Are they right?


Rabbi Asked Does Islam Teach Jews are Apes? Rabbi Tovia Singer Answer


BarK Mitzvah by the filthy REFORM movement.

If you want to really learn what it is to be Jewish Click Here or Here.


Caroline Glick The American Jewish Community’s Moment to Choose

There is a total lack of Jewish Education in America, when Jews can’t even remember the words to Hava Nagila and the “rabbi” does not even know what a bracha (blessing over something you eat, smell or see) is and why you thank Hashem (G-d). In America, did the Greeks win in Hanukkah?


Sophia’s the pomeranian’s Bark Mitzvah w/Lee Day & Rabbi Otis on Nat Geo Wild Spoiled Rotten Pets
Comment: Have the reform gone to the Dogs?

  • If a Dog or Cat has a Bar or Bat Mitzvah, then he or she can have an Aliyah (being called up to the Torah).
  • If they can have an Aliyah, then they can be counted in a Minyan (Prayer quorum).
  • If they can be counted in a Minyan, then they can lead the Prayers.
  • If they can lead the Prayers, then they can hold other functions such as Temple President.
  • If they can be Temple President, then they can be “Temple rabbi”.
  • If a Cat or Dog can be “Temple rabbi”, then why not a Robot?
  • If a Robot can be “Temple rabbi”, then why not a Pig?
  • If a Pig can be a “temple rabbi”, then they can conduct a Jewish Wedding.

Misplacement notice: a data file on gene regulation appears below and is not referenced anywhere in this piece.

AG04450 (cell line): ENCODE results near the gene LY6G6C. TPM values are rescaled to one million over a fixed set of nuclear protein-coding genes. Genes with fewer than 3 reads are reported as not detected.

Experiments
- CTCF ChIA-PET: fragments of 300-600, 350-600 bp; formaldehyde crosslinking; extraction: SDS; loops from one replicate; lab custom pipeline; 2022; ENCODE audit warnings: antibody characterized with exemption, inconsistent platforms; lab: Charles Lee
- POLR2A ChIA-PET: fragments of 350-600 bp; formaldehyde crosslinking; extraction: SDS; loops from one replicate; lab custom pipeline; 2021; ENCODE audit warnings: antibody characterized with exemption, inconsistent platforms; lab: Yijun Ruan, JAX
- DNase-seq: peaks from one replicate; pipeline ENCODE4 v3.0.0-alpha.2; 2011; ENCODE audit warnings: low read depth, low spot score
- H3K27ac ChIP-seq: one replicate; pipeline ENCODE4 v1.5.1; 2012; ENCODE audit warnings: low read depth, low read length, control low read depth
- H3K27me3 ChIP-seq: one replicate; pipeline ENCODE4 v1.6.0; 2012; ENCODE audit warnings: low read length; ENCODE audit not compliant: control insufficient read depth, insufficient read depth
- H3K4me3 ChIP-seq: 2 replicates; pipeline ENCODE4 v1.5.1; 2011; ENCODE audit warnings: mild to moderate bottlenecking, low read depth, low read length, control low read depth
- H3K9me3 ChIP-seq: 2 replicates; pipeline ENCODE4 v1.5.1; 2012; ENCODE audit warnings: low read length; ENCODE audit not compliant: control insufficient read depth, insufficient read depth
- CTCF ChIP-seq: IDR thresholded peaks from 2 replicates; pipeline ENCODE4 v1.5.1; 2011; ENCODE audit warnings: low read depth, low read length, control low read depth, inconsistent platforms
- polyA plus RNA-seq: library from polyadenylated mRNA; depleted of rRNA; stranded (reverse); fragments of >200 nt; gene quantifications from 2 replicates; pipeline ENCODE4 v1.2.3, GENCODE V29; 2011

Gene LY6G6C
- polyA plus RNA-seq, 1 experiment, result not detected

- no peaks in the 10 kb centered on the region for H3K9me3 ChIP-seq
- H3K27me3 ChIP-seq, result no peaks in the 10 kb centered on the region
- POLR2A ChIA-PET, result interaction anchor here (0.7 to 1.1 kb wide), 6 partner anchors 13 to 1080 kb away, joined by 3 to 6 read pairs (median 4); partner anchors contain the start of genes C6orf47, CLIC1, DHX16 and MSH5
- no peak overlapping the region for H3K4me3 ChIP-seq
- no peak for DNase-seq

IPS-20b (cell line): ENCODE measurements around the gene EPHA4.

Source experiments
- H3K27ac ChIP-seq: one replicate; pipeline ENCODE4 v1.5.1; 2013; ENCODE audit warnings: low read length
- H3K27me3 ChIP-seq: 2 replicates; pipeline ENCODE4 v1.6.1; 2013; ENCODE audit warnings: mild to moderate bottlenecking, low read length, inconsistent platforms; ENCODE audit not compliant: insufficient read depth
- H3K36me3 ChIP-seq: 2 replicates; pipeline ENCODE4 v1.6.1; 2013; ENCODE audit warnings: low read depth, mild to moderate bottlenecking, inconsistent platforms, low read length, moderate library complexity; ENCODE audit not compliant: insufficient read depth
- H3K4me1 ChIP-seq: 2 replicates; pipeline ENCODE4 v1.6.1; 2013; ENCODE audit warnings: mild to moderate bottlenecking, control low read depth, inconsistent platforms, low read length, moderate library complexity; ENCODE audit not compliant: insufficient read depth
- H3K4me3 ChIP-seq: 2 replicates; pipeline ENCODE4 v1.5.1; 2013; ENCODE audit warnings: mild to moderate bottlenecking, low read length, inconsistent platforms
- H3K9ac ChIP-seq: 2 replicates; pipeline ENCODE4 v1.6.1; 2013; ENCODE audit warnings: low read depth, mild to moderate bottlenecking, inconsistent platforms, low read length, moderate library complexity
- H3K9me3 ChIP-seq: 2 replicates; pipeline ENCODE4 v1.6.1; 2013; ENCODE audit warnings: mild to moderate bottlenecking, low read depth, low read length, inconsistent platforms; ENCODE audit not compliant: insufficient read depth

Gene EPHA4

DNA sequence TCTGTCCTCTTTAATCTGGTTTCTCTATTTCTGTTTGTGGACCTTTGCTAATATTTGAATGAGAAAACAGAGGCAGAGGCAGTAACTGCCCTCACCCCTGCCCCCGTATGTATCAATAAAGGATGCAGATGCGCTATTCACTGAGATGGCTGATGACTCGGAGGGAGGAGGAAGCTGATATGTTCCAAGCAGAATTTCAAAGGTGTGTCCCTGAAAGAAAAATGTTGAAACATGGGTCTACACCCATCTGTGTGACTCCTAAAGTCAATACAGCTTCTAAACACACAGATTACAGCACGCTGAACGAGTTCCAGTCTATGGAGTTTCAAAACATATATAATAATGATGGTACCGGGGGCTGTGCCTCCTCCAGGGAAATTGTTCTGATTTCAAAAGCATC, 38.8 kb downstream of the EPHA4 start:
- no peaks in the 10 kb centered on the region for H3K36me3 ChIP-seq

Idgie’s Cat Mitzvah – Hava Nagila

There is a total lack of Jewish Education in America, when Jews can’t even remember the words to Hava Nagila and the “rabbi” does not even know what a bracha (blessing over something you eat, smell or see) is and why you thank Hashem (G-d). In America, did the Greeks win in Hanukkah?

If you want to really learn what it is to be Jewish Click Here or Here.

How to celebrate and understand Hanukkah: Chabad, Breslov

And now something for an American Hanukkah.

Just a reminder: You DO NOT give presents on Hanukkah or have a Hanukkah bush.

Just a reminder: You DO NOT give presents on Hanukkah or have a Hanukkah bush.

Cookbook:Deep Fried Mars Bar

A deep-fried Mars bar is an ordinary Mars bar normally fried in a type of batter commonly used for deep-frying fish, sausages, and other battered products. The chocolate bar is typically chilled before battering to prevent it from melting into the frying fat, though a cold Mars bar can fracture when heated.